Splanchnic vein thrombosis in candidates For liver transplantation: usefulness of screening and anticoagulation

Francoz, C.; Belghiti, J.; Vilgrain, V.; Sommacale, D.; Paradis, V.; Condat, B.; Denninger, M. H.; Sauvanet, A.; Valla, D.; Durand, F.
May 2005
Gut;May2005, Vol. 54 Issue 5, p691
Academic Journal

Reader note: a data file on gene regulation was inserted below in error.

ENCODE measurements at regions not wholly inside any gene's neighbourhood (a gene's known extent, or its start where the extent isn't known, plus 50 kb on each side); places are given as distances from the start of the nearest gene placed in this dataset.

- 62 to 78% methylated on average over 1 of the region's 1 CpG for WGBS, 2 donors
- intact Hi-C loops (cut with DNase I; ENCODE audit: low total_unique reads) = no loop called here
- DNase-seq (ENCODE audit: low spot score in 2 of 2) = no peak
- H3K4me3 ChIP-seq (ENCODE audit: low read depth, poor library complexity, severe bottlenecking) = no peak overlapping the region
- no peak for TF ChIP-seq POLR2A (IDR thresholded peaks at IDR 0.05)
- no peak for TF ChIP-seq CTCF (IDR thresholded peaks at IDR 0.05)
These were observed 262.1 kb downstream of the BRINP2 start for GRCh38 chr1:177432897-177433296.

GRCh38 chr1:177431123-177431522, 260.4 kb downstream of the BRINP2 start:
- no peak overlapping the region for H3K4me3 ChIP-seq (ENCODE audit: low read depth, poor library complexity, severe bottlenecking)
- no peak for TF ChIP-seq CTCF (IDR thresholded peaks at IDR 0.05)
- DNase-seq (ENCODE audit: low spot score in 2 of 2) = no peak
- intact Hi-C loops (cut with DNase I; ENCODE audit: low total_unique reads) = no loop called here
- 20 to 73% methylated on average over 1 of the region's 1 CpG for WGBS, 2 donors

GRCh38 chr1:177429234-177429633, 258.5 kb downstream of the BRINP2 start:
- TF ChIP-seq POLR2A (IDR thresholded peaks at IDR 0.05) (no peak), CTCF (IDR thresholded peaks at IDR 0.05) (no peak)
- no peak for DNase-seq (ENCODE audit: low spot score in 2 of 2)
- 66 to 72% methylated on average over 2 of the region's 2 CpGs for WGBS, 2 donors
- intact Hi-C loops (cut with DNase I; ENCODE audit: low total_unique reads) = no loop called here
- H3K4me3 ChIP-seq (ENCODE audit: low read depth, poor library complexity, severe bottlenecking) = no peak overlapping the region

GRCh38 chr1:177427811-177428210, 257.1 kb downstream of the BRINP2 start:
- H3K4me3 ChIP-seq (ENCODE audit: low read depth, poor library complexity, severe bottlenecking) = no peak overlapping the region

Background and aims: Splanchnic vein thrombosis is a significant source of complications in candidates for liver transplantation. The aims of this study were: (a) to determine the prevalence of and risk factors for splanchnic vein thrombosis in cirrhotic patients awaiting transplantation and (b) to assess the usefulness of anticoagulation. Methods: A total of 251 cirrhotic patients listed for transplantation were analysed. All underwent systematic screening for thrombosis with Doppler ultrasonography. During the second period of the study, all patients with thrombosis received anticoagulation up to transplantation while during the first period none had received anticoagulation. Results: The incidence of splanchnic vein thrombosis at evaluation was 8.4%. Seventeen additional patients (7.4%) developed de novo thrombosis after evaluation. Independent risk factors for thrombosis were low platelet count (77.4 (36.3) v 111.6 (69.2) 109/l; p = 0.001), a past history of variceal bleeding (47.4% v 29.1%; p = 0.003), and a prolonged interval from listing to transplantation (8.5 (6.8) v 4.8 (4.4) months; p = 0.002). The proportion of partial or complete recanalisation was significantly higher in those who received (8/19) than in those who did not receive (0/10, p= 0.002) anticoagulation. Survival was significantly lower in those who had complete portal vein thrombosis at the time of surgery (p = 0.04). Conclusion: These results support a systematic screening for splanchnic vein thrombosis in patients awaiting transplantation. They suggest that in these patients, anticoagulation is safe and has a significant impact on recanalisation as well as prevention of extension of thrombosis.


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